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Tutorial: Raspberry Pi GPIO with OSGi Services


Introduction

This tutorial shows how to use OSGi Services to access the Raspberry Pi GPIO. The use of OSGi Services to use GPIO provides several important advantages:

  1. The OSGi Service Interface provides a simple and clear yet flexible software abstraction
    1. Clear Contract Between Service Producer and Service Consumer
    2. Loose Coupling and High Cohesion
    3. Flexible yet Simple Abstractions
  2. OSGi Services provides technical advantages
    1. Service Dynamics - Services come and go, applications can be notified and adjust
    2. Service Versioning - Services evolve over time
    3. Variety of Injection Frameworks - e.g. Declarative Services, Blueprint/Spring
    4. Network Services - ECF Remote Services
    5. Service-Level Security

GPIO Pin Output

Each GPIO digital pins have two modes: output and input. For output, each pin can be in either the 'HIGH' state, or the 'LOW' state, and the control of the pin state is what we would like to manipulate to give our application behavior. After connecting a single LED, changing the output on a given pin to HIGH will turn the LED on, while setting to low will turn it off. See this page for a description of how to setup such an LED.

We would like to use OSGi services to simplify software access to devices connected to the GPIO digital pins. Here's a picture of a Raspberry Pi setup with an LED connected to GPIO digital output pin 0, as per the instructions here. This is the setup that I use to test the services described below

Ledsetup.png

For OSGi services, we start by creating a service interface declaring the methods for accessing a single GPIO pin. Here is the IGPIOPinOutput service interface:

public interface IGPIOPinOutput extends IGPIOPin {
 
	public boolean getState();
 
	public void setState(boolean value);
 
...
 
}

For this tutorial, we will be interested only in the getState and setState methods from this service interfaces. Note that we can create as many instances of this service interface as desired, but are limited by the GPIO device itself, which has two rows of 10 pins for a total of 20 physical pins.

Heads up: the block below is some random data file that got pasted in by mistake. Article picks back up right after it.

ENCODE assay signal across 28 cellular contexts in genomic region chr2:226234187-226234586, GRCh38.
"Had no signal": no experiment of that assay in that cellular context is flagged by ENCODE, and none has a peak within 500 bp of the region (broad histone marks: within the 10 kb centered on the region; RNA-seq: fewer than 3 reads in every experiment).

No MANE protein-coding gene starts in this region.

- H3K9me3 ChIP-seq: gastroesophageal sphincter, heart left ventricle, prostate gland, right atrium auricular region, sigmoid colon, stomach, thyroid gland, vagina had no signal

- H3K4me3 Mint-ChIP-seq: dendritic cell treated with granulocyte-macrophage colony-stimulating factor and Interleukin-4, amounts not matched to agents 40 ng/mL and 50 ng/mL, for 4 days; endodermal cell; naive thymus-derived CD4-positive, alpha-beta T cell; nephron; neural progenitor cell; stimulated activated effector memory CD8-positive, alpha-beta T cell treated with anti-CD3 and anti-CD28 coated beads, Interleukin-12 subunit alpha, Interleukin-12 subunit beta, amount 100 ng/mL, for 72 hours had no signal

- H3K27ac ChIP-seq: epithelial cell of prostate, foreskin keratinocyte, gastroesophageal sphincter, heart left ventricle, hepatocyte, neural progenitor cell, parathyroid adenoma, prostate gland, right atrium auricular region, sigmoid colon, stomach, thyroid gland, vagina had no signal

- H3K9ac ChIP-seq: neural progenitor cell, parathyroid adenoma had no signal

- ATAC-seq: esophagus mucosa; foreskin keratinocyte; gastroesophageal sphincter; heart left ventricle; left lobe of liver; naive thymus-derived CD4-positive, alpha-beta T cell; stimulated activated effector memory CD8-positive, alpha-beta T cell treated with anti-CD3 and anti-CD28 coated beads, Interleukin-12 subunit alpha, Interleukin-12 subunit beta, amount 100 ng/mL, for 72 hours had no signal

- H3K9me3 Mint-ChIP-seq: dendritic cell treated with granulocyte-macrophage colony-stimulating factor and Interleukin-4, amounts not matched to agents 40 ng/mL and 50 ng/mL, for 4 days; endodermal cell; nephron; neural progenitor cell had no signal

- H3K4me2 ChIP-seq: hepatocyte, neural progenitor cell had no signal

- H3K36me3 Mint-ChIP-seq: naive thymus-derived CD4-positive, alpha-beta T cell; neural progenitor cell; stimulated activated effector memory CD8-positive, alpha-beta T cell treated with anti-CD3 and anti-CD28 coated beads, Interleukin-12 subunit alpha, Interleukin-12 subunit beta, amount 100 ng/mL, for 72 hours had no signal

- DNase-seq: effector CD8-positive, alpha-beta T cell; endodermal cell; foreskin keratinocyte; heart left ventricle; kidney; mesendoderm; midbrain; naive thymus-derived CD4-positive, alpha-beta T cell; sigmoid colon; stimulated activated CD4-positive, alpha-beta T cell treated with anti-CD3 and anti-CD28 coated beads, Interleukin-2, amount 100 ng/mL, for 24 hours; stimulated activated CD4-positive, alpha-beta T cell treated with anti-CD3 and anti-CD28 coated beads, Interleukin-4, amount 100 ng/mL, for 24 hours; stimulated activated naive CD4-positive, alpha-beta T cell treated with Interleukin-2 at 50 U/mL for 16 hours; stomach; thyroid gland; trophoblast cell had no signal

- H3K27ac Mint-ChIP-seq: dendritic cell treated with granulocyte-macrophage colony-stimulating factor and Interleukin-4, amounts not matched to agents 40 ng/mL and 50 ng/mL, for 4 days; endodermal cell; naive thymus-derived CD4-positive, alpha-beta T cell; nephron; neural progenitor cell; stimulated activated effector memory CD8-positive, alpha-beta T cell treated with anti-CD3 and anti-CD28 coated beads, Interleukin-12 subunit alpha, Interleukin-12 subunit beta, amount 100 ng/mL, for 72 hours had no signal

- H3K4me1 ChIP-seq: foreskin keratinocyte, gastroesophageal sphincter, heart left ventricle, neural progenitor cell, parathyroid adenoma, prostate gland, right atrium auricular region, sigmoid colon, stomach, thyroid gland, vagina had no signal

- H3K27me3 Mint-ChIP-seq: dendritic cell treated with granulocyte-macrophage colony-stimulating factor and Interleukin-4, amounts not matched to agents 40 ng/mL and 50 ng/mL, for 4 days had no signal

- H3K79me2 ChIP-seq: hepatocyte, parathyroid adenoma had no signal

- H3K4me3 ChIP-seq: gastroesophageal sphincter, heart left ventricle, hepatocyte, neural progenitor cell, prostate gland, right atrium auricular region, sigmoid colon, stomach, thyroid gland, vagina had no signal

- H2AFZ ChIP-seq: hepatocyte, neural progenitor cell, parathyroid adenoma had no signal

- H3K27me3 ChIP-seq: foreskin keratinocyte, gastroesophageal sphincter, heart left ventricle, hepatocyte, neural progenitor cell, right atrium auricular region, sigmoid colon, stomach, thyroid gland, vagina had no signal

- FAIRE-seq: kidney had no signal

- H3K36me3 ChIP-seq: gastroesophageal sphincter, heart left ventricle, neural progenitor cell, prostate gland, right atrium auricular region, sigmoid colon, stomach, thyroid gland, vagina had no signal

Since the implementation of this interface already exists, all we need to do use the IGPIOPinOutput service is to write our application code so that OSGi service instances of this type are accessed for the pins we are interested in manipulating.

To find and use an instance of IGPIOPinOutput we can use one of several OSGi mechanisms: 1) Declarative Services; 2) ServiceTracker; 3) BundleContext. For this tutorial, we will use a very simple ServiceTracker. The full code for this example can be located in the registerTracker method of the AbstractPinManager class. The important fragments from this example are the implementation of the addingService method, which is executed when instances of IGPIOPinOutput are registered in the OSGi service registry

public IGPIOPinOutput addingService(ServiceReference<IGPIOPinOutput> reference) {
	IGPIOPinOutput pin = fBundleContext.getService(reference);
        ...
	System.out.println("Adding GPIO Pin Output service. id="+ reference.getProperty(IGPIOPinOutput.PIN_ID_PROP));
        System.out.println("  current pin state is "+ (pin.getState() ? "HIGH" : "LOW"));
	System.out.println("  setting state to HIGH");
	pin.setState(true);
	return pin;
}

When the IGPIOPinService is added, the service.setState(true) method is called, which will set the state of the pin to HIGH, turning on the LED connected to that pin.

As well, we will implement removedService which is executed when instances of IGPIOPinOutput are unregistered.

public void removedService(ServiceReference<IGPIOPinOutput> reference,
                           IGPIOPinOutput service) {
    System.out.println("Removing GPIO Pin service. id="+reference.getProperty(IGPIOPinOutput.PIN_ID_PROP));